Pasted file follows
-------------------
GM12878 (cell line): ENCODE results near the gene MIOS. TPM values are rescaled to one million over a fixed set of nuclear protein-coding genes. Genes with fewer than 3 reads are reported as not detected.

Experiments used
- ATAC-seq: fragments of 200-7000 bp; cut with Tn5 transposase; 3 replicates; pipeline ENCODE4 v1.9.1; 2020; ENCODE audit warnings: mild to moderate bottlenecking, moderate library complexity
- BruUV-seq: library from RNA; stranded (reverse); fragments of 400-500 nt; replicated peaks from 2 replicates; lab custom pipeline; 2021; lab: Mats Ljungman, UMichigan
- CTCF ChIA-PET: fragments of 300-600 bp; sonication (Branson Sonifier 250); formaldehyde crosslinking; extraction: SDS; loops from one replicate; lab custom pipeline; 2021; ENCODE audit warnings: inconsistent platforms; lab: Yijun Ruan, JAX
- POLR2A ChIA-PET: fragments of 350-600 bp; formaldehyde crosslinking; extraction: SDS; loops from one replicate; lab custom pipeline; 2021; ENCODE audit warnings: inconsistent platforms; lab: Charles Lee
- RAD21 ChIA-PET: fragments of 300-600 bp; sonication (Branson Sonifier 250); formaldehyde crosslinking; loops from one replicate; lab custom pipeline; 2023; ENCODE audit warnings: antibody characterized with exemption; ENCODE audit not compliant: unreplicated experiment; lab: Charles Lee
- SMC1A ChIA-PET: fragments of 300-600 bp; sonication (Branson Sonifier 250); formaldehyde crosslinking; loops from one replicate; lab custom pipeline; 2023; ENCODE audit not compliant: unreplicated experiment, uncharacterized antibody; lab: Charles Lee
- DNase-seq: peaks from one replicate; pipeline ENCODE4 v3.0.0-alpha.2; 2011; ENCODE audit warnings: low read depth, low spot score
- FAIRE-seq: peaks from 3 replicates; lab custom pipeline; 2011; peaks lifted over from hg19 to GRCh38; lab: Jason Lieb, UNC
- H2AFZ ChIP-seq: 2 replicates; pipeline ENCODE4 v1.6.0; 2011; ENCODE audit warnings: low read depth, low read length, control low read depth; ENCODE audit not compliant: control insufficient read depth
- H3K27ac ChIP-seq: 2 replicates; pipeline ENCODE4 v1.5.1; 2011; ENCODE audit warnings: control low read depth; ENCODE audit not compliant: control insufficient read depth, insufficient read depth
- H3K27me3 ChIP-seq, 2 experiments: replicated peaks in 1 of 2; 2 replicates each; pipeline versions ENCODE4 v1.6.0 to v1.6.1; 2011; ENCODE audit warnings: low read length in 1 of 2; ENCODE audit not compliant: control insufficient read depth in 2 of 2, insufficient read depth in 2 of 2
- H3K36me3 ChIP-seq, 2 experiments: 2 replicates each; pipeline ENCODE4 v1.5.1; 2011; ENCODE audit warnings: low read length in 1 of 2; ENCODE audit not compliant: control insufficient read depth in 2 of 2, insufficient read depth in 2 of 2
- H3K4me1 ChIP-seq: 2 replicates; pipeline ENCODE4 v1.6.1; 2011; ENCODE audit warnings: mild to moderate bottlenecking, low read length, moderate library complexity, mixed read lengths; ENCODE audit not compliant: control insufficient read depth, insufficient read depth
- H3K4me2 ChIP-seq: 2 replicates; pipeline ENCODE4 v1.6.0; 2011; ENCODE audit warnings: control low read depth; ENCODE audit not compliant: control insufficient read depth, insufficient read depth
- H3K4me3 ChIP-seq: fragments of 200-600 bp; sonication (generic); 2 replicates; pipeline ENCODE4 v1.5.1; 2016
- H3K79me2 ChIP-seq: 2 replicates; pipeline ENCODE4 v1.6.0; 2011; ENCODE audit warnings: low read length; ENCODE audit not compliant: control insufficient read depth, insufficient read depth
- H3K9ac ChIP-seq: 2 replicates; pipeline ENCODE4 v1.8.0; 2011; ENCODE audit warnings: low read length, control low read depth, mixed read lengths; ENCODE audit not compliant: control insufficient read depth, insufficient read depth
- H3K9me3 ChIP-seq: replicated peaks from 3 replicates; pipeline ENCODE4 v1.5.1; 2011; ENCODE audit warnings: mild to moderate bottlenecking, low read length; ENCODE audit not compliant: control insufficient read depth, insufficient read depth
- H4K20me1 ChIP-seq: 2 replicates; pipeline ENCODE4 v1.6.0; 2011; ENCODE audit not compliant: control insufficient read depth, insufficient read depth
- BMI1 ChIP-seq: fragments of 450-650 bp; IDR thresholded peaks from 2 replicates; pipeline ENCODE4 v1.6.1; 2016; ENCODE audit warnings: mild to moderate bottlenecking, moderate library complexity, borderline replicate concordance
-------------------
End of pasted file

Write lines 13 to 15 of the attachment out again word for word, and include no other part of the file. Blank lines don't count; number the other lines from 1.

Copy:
- H3K27me3 ChIP-seq, 2 experiments: replicated peaks in 1 of 2; 2 replicates each; pipeline versions ENCODE4 v1.6.0 to v1.6.1; 2011; ENCODE audit warnings: low read length in 1 of 2; ENCODE audit not compliant: control insufficient read depth in 2 of 2, insufficient read depth in 2 of 2
- H3K36me3 ChIP-seq, 2 experiments: 2 replicates each; pipeline ENCODE4 v1.5.1; 2011; ENCODE audit warnings: low read length in 1 of 2; ENCODE audit not compliant: control insufficient read depth in 2 of 2, insufficient read depth in 2 of 2
- H3K4me1 ChIP-seq: 2 replicates; pipeline ENCODE4 v1.6.1; 2011; ENCODE audit warnings: mild to moderate bottlenecking, low read length, moderate library complexity, mixed read lengths; ENCODE audit not compliant: control insufficient read depth, insufficient read depth